Flaming Carrot Comics have been collected in a series of trade paperbacks.  I have a few of them, along with a statue and the action figure.  I recommend them all.  Fans of the surreal will especially appreciate them.  Fans of "pure" superhero comic books will loathe them.  Their loss.

I know a teacher who is a huge fan of FC, as well.  He's actually drawn him on the kids' tests from time to time, too, and has hung posters of him the classroom.  He understands the odd appeal of the character, and while it's doubtful the teens he teach get it, I find it kind of interesting to think they are being exposed to him and maybe someday will see a book on a shelf somewhere and recognize the carrot mask, which will in turn cause them to check it out. 

Again, this isn't a comic book for everyone.  Only the most open-minded need apply.  It's not that it is offensive (you'd have to be utterly humorless to be offended by this book).  It just requires some work from the side of your brain that you rarely use.  You almost have to disengage yourself from reality in order to appreciate what is on the page.  Otherwise, there is no way you'll ever get the humor in a scene like the one where the Carrot and a woman apply temporary tattoos to each other.  FC gets Hannibal from The A-Team, while the woman gets Doc from The Love Boat.  Is the scene important to the story?  No.  Not even close.  But it is brilliant ... much like the series.

Mandatory FTC Disclaimer:  Clicking on a link may earn me a small commission.  I did not receive any free FC material.  Horse.

Cover Review: Texas Chainsaw Massacre #4

Being a fan of the original Texas Chainsaw Massacre movie there was really no reason for me to ever pick up the Wildstorm comic book series.  It looked horrible.  In fact, of all the covers, this is the only one that ever grabbed me.

Close-up covers usually work very well.  They force the viewer to pay attention to them.  They convey importance.  The cover to The Texas Chainsaw Massacre #4 is no exception.  It is a close-up of the upper left section of a female's face.  You see an eye, a tear and an image reflected in the eye which is causing that tear -- Leatherface holding a chainsaw.  Anyone who has seen the films know why this would cause someone to cry. 

For a cover to put across so much emotion is a rare thing, especially for a horror comic.  Subtlety does not usually sell issues.  In this case, however, the cover transcends the usual horror comic trappings and instead focuses on raw feelings.  The tear may look exaggerated, but that doesn't matter.  You understand it.  You sympathize.  You fill in the missing pieces of her face.  If every issue of this series did such a cover, it would've been worth picking up.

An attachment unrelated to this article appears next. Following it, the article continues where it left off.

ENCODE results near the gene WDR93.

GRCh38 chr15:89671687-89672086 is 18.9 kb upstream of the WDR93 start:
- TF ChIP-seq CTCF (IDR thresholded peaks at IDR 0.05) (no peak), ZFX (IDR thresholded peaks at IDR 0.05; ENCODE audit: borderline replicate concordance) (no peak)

On a final note, you can see that the series was suggest for "mature readers."  If a parent doesn't understand that a comic book called The Texas Chainsaw Massacre which features a man holding a chainsaw on the cover isn't for mature readers, he or she should not be a parent.

Mandatory FTC Disclaimer: Clicking on a link may earn me a small commission.  Hell, I hope it does.  I did not receive this issue to review, either.  I chose it as an example of the only good thing in a cringe-worthy looking series.

Comic Book Cover Predicted Osama bin Laden's Downfall at Obama's Command

I am no fan of Savage Dragon, and this patriotic cover is one of the reasons why I avoid the title.  It's a variant cover for issue #145, and was available at Wondercon.  As you can see, Osama is getting a right hook from a flag-wielding president while Savage Dragon looks on. 

Seems ridiculous.  Obama vs. Osama.

I'm sure there were people who really liked this cover when it came out.  I'm sure nobody ever thought it would come true.  (And in case  you haven't heard the news, Osama bin Laden is dead.  Obama didn't kill him with his own hands, but did order the attack that brought him down.  Republicans are probably not happy, and Tea Party Parrots aren't going to believe it.  Donald Trump will most likely take credit for it.  Admittedly, when I heard there was an important announcement coming at 10:30 [it turned out to be much later] on a Sunday night, I thought Obama would be revealing that we had proof of UFOs.  I'm not actually kidding.)  It's true now, and this comic book is probably going to go up in value a bit.

The mind reels.